By Kareem Abdul-Jabbar
November 19, 2015

America has always had a complicated relationship with its athletes. When it comes to game day, athletes are warriors revered by millions, emulated by children, lionized in living rooms and bars for their acrobatic actions on the court or field. Their faces are on clothing, their likenesses in video games. But when it comes to Election Day, or any other day that involves expressing an opinion about social or political issues, athletes are told to keep their politics as private as a jockstrap. Financially, mixing sports and politics is bad for business. Fans want to indulge in the escapism of the sport without the heavy baggage of real life interfering.

Despite the fact that I’ve been writing about politics longer than I played sports, many of my critics begin their comments with “Stick to basketball, Kareem.” By dismissing someone’s views based on their profession, such critics are also dismissing their own opinions as frivolous (“Stick to plumbing!” “Stick to proctology!”). What vocation makes a person an expert on all social or political matters? As we’ve seen during the presidential campaign, even the candidates aren’t experts.

The idea that an athlete can’t think is a stereotype of the dumb jock who is too busy jamming adorable kids into lockers to know anything about the world around him except what Coach tells him. Those days are over, folks.

Thirty football players from the University of Missouri created instant cultural change when their boycott of team activities over the school president’s handling of race issues forced his resignation. The shame is that until the boycott threatened to cost $1 million in fees for canceling a game, university officials had been impassive.

But the University of Missouri episode is just the latest example of high-profile athlete activism. Last November, five players from the St. Louis Rams took the field with a “Hands up, don’t shoot” gesture to protest the shooting of Michael Brown in Ferguson, Mo. The following month, LeBron James, Kyrie Irving and other NBA players wore I can’t breathe shirts before a game. And in the days after the attacks in Paris, Green Bay Packers quarterback Aaron Rodgers won support for condemning a fan who shouted, “Muslims suck.”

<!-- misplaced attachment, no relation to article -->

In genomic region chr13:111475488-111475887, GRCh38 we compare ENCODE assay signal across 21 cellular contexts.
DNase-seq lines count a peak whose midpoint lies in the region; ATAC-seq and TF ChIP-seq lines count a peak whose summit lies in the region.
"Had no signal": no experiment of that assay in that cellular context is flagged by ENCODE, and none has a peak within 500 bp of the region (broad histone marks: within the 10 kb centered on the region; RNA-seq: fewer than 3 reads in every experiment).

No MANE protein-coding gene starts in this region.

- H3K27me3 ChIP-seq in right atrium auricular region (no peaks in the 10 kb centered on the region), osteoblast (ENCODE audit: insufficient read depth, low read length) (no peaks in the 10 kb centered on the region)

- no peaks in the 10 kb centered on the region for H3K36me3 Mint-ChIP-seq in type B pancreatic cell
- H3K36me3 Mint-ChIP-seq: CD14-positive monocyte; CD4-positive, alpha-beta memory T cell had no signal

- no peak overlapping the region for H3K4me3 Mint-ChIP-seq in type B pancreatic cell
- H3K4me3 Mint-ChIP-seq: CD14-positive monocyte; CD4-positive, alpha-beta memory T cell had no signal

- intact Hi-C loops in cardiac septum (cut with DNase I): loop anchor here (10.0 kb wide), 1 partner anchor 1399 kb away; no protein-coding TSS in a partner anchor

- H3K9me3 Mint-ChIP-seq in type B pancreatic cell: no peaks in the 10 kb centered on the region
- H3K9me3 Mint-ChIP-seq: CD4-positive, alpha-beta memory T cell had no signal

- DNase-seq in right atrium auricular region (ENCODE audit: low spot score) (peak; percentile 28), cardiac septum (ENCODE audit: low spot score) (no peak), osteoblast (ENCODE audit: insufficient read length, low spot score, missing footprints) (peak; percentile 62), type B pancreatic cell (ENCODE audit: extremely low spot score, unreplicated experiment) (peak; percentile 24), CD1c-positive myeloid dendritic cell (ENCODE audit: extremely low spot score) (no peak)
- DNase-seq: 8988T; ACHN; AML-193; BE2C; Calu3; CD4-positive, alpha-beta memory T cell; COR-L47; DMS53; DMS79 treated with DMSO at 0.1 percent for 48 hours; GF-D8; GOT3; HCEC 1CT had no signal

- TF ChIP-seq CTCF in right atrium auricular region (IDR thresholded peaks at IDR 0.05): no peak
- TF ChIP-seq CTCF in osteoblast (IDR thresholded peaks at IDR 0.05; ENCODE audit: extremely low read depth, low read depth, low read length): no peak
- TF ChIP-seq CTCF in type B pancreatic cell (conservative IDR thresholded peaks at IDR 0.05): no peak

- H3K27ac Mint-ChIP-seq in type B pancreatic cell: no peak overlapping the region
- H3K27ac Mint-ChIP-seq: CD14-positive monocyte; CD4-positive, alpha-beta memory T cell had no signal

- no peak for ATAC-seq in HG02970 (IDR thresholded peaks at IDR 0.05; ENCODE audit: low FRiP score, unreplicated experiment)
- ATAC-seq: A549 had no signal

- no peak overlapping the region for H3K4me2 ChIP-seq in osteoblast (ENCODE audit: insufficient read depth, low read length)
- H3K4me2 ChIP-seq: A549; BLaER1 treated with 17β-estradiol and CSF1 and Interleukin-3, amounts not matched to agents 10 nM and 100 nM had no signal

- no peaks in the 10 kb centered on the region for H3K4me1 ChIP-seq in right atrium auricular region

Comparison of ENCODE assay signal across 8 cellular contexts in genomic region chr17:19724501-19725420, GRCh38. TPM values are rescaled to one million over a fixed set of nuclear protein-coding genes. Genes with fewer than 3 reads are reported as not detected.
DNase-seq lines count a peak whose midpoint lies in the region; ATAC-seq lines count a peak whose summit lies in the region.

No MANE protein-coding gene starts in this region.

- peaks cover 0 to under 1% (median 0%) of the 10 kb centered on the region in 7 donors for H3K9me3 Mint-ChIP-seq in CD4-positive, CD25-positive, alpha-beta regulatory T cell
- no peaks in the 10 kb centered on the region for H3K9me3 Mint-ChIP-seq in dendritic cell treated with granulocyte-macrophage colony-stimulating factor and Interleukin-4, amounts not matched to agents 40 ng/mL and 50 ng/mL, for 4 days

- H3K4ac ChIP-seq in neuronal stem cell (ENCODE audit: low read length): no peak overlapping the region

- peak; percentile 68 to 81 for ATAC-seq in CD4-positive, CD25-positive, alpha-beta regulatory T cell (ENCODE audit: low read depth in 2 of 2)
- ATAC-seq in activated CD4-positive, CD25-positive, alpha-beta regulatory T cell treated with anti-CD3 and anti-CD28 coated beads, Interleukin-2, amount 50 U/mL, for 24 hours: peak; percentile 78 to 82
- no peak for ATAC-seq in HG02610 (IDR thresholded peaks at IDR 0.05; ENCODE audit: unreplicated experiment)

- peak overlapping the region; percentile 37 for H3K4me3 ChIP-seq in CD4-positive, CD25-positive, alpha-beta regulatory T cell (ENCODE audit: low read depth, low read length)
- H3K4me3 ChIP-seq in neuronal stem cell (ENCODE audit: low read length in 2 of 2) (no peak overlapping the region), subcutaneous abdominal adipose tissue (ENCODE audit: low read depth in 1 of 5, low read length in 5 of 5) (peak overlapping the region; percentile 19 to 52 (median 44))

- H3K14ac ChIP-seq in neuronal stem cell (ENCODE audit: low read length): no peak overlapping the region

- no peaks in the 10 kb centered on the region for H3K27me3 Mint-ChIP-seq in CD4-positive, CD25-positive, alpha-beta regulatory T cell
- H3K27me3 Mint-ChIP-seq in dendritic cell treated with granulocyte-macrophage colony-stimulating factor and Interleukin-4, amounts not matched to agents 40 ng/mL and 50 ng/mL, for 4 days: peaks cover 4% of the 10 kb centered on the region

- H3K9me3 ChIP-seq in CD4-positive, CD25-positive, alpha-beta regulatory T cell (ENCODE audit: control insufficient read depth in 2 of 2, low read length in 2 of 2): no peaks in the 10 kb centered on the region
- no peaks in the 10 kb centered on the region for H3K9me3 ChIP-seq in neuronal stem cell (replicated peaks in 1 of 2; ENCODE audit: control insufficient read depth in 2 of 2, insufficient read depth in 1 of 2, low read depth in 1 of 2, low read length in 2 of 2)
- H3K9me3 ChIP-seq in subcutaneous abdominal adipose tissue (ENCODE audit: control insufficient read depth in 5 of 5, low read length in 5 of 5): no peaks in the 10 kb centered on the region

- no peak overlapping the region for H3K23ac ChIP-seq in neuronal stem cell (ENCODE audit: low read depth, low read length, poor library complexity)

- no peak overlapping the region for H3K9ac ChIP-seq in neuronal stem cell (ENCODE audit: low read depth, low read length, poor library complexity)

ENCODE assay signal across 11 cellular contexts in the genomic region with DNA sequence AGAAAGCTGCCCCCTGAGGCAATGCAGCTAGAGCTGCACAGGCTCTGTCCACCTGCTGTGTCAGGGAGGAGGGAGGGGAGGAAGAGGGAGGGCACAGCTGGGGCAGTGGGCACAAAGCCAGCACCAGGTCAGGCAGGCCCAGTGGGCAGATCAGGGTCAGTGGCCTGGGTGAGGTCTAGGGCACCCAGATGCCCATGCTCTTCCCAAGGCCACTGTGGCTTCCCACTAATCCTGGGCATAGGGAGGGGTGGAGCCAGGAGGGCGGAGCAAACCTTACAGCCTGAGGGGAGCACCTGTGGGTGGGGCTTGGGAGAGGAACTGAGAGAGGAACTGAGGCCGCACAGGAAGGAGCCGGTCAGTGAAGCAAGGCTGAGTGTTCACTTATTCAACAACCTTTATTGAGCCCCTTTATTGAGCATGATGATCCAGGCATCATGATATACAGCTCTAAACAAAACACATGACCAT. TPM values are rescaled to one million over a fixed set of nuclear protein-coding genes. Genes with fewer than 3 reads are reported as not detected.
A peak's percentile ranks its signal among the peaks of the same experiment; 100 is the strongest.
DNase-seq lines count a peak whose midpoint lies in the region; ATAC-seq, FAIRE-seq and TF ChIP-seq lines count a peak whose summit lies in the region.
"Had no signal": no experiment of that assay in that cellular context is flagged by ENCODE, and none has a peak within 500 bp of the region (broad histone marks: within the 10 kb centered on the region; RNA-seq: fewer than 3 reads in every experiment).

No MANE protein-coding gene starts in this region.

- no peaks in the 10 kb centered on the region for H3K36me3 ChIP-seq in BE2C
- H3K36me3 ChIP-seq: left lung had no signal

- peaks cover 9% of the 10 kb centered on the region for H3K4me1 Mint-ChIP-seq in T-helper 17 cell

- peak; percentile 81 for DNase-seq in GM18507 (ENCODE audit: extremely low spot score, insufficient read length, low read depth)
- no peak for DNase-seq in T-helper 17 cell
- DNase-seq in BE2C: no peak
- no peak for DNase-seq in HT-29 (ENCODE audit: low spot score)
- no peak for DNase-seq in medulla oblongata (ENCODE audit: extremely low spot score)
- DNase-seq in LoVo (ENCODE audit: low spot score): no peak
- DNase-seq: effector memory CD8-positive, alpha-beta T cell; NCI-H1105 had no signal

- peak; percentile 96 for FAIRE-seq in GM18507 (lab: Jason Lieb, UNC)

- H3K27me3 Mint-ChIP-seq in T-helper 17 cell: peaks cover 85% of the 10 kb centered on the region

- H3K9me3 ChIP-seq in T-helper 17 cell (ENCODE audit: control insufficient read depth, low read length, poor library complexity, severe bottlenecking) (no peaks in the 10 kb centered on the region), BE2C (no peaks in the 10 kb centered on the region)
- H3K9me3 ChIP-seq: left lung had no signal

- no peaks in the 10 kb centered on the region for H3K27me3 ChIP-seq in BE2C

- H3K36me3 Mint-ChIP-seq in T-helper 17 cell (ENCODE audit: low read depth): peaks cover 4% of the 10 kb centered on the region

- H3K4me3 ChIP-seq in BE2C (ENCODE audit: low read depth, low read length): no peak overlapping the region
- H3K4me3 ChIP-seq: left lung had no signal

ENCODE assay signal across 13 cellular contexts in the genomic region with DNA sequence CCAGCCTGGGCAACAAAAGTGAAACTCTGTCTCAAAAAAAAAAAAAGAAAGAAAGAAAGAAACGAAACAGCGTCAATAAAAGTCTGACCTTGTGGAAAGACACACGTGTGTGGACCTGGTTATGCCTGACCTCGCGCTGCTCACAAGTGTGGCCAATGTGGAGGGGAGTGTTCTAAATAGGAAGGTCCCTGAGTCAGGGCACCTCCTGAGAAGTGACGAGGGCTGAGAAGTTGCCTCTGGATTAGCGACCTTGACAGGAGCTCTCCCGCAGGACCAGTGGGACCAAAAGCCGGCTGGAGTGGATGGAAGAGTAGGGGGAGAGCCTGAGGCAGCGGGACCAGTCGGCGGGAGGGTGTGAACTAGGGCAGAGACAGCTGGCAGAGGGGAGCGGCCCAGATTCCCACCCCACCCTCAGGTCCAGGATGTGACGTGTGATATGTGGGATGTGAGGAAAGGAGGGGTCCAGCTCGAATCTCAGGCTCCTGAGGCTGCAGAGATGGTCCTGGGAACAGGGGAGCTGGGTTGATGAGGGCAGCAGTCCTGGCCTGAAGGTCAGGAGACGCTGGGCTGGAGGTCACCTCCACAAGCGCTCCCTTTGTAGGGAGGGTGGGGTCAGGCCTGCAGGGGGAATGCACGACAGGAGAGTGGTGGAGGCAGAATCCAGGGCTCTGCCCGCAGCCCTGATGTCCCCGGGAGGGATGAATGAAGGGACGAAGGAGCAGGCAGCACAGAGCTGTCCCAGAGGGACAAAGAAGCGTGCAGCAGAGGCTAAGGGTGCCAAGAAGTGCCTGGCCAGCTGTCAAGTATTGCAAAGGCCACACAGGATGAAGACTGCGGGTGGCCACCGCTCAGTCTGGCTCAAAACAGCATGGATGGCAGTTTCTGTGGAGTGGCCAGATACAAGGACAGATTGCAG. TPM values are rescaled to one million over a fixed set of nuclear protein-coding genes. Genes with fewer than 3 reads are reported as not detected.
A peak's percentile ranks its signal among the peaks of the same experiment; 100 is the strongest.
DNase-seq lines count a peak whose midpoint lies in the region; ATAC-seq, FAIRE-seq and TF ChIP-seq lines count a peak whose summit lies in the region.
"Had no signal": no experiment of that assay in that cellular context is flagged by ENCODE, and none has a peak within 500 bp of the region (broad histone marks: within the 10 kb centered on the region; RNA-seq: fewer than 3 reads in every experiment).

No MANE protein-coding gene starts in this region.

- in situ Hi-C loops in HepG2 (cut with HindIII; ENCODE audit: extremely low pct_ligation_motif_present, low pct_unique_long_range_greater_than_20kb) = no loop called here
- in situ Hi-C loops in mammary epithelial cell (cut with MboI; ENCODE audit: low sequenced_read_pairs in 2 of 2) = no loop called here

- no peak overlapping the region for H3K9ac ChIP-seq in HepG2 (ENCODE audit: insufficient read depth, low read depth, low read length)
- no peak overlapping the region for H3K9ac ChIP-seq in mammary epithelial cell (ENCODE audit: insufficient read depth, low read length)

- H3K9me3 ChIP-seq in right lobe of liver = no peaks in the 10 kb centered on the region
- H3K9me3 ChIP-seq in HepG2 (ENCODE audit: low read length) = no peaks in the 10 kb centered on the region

For some, the athlete as activist represents a welcome evolution. For others, it’s a sign of the end times, sports edition, with athletes shattering the fourth wall of sports theater. What if, now that athletes have found their voice, they won’t shut up? The genie is out of the locker, and no amount of Ace bandages can bind him up again.

Governments have long used athletes as positive PR for foreign policy. In 1971, the U.S. table-tennis team’s friendly exchange with China kicked off ping-pong diplomacy. And in 1980, the U.S. and more than 60 other countries boycotted the Summer Olympics in Moscow to protest the Soviet Union’s invasion of Afghanistan.

When countries use athletes to promote policy, the athletes are given little choice. But when athletes stand up for causes they believe in, they are often condemned. Muhammad Ali learned that lesson in 1967 when he refused to be drafted into the Vietnam War on religious grounds and was convicted of draft evasion and stripped of his heavyweight title. The Supreme Court overturned the verdict, but Ali lost four years of fights–and millions of dollars. Ali’s sacrifice inspired me to boycott the 1968 Olympics to call attention to the rampant racial injustice of the time, which resulted in people calling me un-American. (Ironically, the athletes who complained about the government boycotting the 1980 Olympics were also called un-American.) Some black athletes who participated in the 1968 Olympics chose to use it as a platform, though. Gold medalist Tommie Smith and bronze medalist John Carlos, both African American, raised black-gloved fists in a Black Power salute during the 200-m medal ceremony.

Forty-seven years later, that’s what today’s athletes are doing: adding their voices to the national conversation on racial disparity. If they sometimes need to flex their power a little to be heard, well, they’re just following in the same tradition as their government. Democracy is not a solo concert; it’s a choir of voices blending to create a beautiful sound. Sure, there’s a discordant note now and then, but even those sounds help the rest of us harmonize.

For more on these ideas, visit time.com/theview

Contact us at editors@time.com.

This appears in the November 30, 2015 issue of TIME.

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